Judges 9:1 ¶ And Abimelech the son of Jerubbaal went to Shechem unto his mother’s brethren, and communed with them, and with all the family of the house of his mother’s father, saying,

Judges 9:2 Speak, I pray you, in the ears of all the men of Shechem, Whether is better for you, either that all the sons of Jerubbaal, which are threescore and ten persons, reign over you, or that one reign over you? remember also that I am your bone and your flesh.

 

Reminder:  Jerubbaal = Gideon

 

We learned in the previous chapter that Abimelech was the son of Gideon’s concubine who lived in Shechem.  He called a meeting with those of his mother’s family and basically challenged them to accept him as their king rather than the “legitimate” sons of his father—70 all told.

 

The interesting thing to remember is that Gideon rejected being named king, so I don’t know how he justified his argument.

 

Judges 9:3 And his mother’s brethren spake of him in the ears of all the men of Shechem all these words: and their hearts inclined to follow Abimelech; for they said, He is our brother.

Judges 9:4 And they gave him threescore and ten pieces of silver out of the house of Baalberith, wherewith Abimelech hired vain and light persons, which followed him.

 

His kinsman decided to acknowledge Abimelech as their leader and gave him 70 pieces of silver from the house of Baal, the place dedicated to their false god.  The NIV Commentary explains, “Temple treasures were often used for military and political ends.”

 

With that money Abimelech hired some worthless and unimportant (from the Hebrew) men to form his entourage.  I think that is the attraction of many wicked groups and gangs; guys look at it as an opportunity to gain power and influence that they could never achieve on their own.

 

Judges 9:5 And he went unto his father’s house at Ophrah, and slew his brethren the sons of Jerubbaal, being threescore and ten persons, upon one stone: notwithstanding yet Jotham the youngest son of Jerubbaal was left; for he hid himself.

 

We aren’t told what the odds were or how he went about it, but Abimelech headed to Ophrah and killed the 70 sons of Gideon.  Or so he thought; one managed to hide and escape—Jotham, the youngest.

 

Judges 9:6 And all the men of Shechem gathered together, and all the house of Millo, and went, and made Abimelech king, by the plain of the pillar that was in Shechem.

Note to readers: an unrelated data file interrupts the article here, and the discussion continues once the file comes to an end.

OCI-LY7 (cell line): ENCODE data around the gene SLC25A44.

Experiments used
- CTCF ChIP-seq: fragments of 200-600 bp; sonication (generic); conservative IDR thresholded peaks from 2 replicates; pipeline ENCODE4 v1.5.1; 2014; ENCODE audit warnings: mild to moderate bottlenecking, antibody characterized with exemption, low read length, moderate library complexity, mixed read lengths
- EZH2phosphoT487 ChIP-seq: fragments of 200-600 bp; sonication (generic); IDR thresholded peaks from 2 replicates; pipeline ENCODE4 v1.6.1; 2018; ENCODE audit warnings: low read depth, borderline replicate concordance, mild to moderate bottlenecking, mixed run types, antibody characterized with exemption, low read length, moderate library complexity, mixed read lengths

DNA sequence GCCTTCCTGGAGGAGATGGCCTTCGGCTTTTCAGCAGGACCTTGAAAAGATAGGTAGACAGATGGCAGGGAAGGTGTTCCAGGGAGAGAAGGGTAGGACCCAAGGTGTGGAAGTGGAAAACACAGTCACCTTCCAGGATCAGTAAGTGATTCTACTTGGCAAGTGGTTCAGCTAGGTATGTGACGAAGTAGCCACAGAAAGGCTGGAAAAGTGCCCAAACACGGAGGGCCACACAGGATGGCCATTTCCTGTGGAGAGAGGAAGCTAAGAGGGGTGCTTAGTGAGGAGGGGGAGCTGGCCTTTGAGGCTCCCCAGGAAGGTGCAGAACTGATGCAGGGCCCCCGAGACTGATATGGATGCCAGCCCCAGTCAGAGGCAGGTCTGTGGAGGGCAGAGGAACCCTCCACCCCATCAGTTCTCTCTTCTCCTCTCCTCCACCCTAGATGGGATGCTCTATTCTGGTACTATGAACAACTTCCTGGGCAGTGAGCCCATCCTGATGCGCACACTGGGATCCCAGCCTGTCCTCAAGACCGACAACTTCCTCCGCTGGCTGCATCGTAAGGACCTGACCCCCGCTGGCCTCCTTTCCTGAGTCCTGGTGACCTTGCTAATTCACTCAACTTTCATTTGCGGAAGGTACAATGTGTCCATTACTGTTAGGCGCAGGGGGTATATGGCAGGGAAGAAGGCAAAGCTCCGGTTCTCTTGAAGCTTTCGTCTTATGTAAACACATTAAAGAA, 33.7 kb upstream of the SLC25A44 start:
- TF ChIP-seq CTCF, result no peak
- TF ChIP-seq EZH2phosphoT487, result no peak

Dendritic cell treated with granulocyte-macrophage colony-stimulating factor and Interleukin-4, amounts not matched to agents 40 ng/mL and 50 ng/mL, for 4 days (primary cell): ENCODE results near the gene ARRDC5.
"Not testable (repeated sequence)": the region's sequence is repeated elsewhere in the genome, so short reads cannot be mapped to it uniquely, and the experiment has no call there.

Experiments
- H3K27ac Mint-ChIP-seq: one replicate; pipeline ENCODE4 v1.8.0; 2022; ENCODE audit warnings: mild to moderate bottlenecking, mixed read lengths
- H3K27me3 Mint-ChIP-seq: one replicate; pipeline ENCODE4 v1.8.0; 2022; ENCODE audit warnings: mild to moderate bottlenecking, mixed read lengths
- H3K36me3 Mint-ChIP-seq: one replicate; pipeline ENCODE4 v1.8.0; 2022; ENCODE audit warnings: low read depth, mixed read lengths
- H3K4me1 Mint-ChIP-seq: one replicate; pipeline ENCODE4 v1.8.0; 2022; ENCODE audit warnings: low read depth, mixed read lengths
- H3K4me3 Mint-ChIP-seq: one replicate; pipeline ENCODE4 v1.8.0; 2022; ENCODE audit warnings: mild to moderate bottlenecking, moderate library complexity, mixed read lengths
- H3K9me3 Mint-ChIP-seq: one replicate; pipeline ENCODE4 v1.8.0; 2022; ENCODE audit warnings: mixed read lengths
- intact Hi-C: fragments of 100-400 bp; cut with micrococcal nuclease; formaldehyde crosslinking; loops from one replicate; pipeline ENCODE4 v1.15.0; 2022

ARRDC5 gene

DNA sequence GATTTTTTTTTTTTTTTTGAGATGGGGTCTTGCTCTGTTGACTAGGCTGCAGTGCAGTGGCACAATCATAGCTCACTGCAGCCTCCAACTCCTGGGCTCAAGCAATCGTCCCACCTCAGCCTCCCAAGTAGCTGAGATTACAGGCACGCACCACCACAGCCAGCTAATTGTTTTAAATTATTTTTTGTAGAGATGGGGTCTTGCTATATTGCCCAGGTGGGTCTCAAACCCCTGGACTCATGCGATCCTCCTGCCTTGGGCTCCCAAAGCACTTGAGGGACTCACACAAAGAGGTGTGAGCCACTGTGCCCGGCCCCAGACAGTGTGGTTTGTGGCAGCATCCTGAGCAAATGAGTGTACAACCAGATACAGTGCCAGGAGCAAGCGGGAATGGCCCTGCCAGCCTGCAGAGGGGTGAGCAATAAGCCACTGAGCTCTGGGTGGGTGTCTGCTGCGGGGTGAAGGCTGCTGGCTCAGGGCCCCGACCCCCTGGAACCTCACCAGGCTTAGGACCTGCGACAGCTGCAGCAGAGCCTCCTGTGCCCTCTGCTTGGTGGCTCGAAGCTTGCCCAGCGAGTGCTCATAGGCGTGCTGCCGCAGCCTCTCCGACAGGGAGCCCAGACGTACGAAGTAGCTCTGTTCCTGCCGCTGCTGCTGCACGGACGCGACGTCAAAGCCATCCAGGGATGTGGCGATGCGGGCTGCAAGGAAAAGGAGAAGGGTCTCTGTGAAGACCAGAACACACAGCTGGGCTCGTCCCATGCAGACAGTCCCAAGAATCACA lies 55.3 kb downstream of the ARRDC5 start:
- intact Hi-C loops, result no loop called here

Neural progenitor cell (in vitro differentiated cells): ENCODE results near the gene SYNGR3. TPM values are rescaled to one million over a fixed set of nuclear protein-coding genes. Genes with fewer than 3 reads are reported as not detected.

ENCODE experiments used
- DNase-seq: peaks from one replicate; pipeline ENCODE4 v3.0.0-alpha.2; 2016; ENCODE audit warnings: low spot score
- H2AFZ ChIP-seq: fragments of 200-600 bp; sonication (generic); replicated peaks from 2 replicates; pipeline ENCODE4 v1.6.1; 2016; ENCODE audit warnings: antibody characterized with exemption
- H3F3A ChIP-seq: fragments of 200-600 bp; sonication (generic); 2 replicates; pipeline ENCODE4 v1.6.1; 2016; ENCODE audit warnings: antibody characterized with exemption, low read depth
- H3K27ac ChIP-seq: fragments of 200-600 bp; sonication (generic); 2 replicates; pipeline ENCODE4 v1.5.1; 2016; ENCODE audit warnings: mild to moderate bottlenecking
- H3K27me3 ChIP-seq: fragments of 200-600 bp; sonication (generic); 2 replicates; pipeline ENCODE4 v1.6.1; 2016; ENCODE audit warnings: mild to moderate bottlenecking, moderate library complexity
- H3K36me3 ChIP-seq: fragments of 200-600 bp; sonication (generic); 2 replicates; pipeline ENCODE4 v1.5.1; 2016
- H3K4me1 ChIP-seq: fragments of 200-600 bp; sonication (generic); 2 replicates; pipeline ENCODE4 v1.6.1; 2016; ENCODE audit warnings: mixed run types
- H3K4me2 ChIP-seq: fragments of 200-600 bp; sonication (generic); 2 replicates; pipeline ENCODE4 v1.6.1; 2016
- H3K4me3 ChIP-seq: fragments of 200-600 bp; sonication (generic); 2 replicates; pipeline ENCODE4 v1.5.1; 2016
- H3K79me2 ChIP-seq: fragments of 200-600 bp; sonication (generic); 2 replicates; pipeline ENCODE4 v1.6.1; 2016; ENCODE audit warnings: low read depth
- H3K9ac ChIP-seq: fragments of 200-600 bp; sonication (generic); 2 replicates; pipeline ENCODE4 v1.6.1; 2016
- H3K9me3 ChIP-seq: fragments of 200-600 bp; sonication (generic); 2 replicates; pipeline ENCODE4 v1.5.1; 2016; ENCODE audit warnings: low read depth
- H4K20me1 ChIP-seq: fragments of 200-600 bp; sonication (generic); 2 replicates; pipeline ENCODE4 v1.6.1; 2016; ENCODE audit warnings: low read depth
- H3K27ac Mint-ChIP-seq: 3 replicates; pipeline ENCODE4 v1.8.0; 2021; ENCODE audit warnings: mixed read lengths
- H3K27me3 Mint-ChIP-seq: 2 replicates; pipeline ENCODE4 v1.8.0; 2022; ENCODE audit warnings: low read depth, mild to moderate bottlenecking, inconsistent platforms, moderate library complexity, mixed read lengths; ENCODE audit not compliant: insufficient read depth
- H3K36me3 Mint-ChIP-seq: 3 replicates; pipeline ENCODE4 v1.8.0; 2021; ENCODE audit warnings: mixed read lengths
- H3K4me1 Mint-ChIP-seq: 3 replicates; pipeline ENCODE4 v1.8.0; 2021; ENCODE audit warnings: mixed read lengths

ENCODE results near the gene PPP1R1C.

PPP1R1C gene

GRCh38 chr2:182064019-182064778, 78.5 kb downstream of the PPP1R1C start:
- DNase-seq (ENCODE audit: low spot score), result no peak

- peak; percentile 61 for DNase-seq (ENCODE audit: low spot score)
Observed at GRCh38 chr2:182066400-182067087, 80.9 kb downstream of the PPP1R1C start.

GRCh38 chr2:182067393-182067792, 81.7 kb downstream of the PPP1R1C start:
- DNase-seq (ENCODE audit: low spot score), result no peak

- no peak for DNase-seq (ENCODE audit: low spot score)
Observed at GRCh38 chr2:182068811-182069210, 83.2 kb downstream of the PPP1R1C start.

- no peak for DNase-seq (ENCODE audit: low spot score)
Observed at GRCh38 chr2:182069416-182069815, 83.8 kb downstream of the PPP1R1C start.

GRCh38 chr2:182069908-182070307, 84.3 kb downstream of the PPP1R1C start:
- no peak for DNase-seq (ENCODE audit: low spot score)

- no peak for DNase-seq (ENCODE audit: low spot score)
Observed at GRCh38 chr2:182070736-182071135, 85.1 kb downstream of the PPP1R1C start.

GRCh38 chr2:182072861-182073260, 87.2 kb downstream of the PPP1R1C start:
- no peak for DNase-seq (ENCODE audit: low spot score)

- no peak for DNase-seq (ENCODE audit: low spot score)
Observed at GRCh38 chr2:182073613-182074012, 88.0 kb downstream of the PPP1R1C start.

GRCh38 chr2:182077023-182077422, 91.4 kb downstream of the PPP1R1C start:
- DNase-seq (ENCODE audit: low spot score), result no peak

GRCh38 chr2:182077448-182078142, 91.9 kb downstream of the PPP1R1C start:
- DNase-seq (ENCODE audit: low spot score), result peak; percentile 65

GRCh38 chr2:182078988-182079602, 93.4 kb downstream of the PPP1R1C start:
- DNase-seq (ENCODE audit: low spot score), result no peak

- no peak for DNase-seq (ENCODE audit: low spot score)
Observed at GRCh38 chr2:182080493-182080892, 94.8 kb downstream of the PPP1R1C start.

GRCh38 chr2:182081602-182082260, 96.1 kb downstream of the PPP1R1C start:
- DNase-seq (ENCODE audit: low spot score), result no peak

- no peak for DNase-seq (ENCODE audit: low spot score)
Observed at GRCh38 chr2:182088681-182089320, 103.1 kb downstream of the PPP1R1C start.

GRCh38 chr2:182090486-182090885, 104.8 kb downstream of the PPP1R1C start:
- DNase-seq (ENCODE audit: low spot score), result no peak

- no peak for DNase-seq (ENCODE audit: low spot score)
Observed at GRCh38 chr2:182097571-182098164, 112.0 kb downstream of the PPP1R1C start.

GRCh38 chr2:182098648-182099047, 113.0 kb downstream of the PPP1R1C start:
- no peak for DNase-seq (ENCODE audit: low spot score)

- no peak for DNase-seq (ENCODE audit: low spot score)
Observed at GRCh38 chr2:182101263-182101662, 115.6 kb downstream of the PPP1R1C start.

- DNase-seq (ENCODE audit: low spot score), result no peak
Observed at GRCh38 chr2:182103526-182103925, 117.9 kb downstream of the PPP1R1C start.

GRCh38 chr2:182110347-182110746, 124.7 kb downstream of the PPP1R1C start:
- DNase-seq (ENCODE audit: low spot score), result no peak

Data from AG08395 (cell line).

After this, all the men of Shechem got together at the house of Millo and made Abimelech king “by the plain of the pillar.”  JFB defines this as “by the oak near a raised mound,” a place easily seen.

 

The NIV Commentary notes:  “His coronation ironically took place near the tree in Shechem where Joshua had solemnly placed the “Book of the Law.”

 

Joshua 24:25–26 “So Joshua made a covenant with the people that day, and set them a statute and an ordinance in Shechem. And Joshua wrote these words in the book of the law of God, and took a great stone, and set it up there under an oak, that was by the sanctuary of the LORD.”

 

Judges 9:7 ¶ And when they told it to Jotham, he went and stood in the top of mount Gerizim, and lifted up his voice, and cried, and said unto them, Hearken unto me, ye men of Shechem, that God may hearken unto you.

Judges 9:8 The trees went forth on a time to anoint a king over them; and they said unto the olive tree, Reign thou over us.

Judges 9:9 But the olive tree said unto them, Should I leave my fatness, wherewith by me they honour God and man, and go to be promoted over the trees?

Judges 9:10 And the trees said to the fig tree, Come thou, and reign over us.

Judges 9:11 But the fig tree said unto them, Should I forsake my sweetness, and my good fruit, and go to be promoted over the trees?

Judges 9:12 Then said the trees unto the vine, Come thou, and reign over us.

Judges 9:13 And the vine said unto them, Should I leave my wine, which cheereth God and man, and go to be promoted over the trees?

Judges 9:14 Then said all the trees unto the bramble, Come thou, and reign over us.

Judges 9:15 And the bramble said unto the trees, If in truth ye anoint me king over you, then come and put your trust in my shadow: and if not, let fire come out of the bramble, and devour the cedars of Lebanon.

 

When Jotham heard that Abimelech had been crowned king in Shechem, he went to the top of mount Gerizim to speak to the men of Shechem.  His position provided a safe distance between him and his audience and natural amplification so that he could be easily heard.  He urged them to heed his message because God would certainly hear their response; then he told the following parable (story with a moral teaching).